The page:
“Anyone who belongs to Christ has become a new person. The old life is gone; a new life has begun” (2 Corinthians 5:17).
Kaito Tanaka* did not expect to learn this Bible verse. In fact, he had never heard of it before coming to the University of North Dakota (UND) in Grand Forks as an English Learning School (ELS) student from Japan last September.
Instead, he expected what most ELS students expect: to learn English, make friends, and explore the United States.
While meeting these expectations has been transformational for Tanaka, they do not compare to how the unexpected has radically changed his life.
Tanaka, 21, came to UND from Osaka, Japan, for an eight-month study abroad through Kindai University. His childhood dream was to learn English and come to the U.S., but within a week of arriving at UND, Tanaka learned his mother had been diagnosed with a potentially cancerous brain tumor.
“I was thinking that if my mother died . . . , how would I live without her?” says Tanaka, who has a close relationship with his mother. “I wanted to go back as soon as I could.”
A fellow Japanese exchange student recommended that Tanaka check out Freedom Church in downtown Grand Forks. Even though Tanaka considered himself an atheist, the recommendation caught his interest.
“[My friend] told me church was a good place to make friends in the U.S.,” Tanaka explains.
Tanaka visited Freedom Church with four other Japanese friends.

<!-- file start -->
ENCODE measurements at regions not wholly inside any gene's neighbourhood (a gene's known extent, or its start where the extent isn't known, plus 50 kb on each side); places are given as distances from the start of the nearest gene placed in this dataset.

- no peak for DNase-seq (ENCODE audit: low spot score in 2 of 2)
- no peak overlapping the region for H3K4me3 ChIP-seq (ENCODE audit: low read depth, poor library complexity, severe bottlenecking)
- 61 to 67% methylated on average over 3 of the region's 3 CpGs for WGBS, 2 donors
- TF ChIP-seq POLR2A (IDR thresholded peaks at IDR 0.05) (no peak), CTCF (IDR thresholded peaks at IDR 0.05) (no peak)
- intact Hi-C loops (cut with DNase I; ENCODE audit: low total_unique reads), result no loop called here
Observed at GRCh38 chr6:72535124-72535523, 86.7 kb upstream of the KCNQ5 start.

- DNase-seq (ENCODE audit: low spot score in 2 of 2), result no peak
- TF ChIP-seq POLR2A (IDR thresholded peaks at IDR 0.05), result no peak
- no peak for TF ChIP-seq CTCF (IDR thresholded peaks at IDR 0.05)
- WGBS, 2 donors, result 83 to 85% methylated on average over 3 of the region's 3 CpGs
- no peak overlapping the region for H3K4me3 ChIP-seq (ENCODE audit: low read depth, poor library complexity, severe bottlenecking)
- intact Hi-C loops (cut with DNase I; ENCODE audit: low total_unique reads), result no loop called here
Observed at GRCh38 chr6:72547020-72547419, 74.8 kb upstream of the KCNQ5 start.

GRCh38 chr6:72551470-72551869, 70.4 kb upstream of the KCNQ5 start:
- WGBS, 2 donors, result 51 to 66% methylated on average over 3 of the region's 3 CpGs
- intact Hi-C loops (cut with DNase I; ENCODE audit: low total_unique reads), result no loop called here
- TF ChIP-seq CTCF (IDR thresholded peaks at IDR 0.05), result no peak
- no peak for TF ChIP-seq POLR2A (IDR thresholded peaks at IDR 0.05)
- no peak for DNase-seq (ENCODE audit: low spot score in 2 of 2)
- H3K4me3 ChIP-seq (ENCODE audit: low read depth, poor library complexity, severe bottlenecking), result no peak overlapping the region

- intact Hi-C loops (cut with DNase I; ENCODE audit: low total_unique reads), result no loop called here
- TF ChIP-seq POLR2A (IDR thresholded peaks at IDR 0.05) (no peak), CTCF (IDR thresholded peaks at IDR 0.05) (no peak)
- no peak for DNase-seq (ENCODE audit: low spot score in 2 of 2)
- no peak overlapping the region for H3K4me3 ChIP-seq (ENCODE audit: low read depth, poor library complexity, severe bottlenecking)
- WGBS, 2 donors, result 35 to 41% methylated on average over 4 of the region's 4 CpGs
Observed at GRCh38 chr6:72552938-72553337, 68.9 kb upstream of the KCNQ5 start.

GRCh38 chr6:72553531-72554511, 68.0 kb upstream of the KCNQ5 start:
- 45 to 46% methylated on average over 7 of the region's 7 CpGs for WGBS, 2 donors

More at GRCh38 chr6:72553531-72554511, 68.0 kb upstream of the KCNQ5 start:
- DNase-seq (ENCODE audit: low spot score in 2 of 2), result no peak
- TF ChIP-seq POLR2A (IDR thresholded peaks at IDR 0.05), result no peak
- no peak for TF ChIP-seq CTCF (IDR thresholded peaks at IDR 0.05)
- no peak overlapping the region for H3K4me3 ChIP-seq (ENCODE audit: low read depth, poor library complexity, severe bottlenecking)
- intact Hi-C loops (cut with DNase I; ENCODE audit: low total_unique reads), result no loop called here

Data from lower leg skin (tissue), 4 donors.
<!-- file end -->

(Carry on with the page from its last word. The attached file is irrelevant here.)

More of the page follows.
“Everyone sang songs, everyone lifted their hands, I felt strange, different from Japan,” he says. “I felt strange, but I felt their power. I felt their faith.”
At that church service, Tanaka and his friends met Naoto Ashino, an aviation flight instruction graduate at UND. As a Christian from Japan, Ashino took Tanaka under his wing, along with his friends.
“To my surprise, Kaito was the one who asked me about God, and I realized he was seeking God,” Ashino says. “I noticed there was no doubt in his heart and his face was shining with hope. I was hoping to share the gospel with him even before he asked me about God.”
Afterward, Ashino met with the group of Japanese students two to four times a week to cook Japanese food, play Nintendo 64, and practice English, as well as to read the Bible and pray for one another. As Ashino continued pouring into the group, Tanaka saw something different about Ashino.
“Whatever we said to Naoto, Naoto accepted,” Tanaka says. “He is very patient and I wondered how he was so patient. The difference between (Christians) is patience and how they treat people.”
Additionally, Ashino introduced Tanaka to UND Chi Alpha Campus Ministries, a student organization and a ministry of AG U.S. Missions. Through the ministry, Tanaka got involved in a small group and was embraced by a welcoming community.
“The typical American is not willing to speak to international students, but people at Chi Alpha are willing to do that,” Tanaka says. “Every time I go there, I feel warmth, belongingness. I connect with people very deeply, and I feel they are genuine and authentic friends.”
The community at Chi Alpha and Freedom Church especially helped Tanaka through his mother’s health crisis.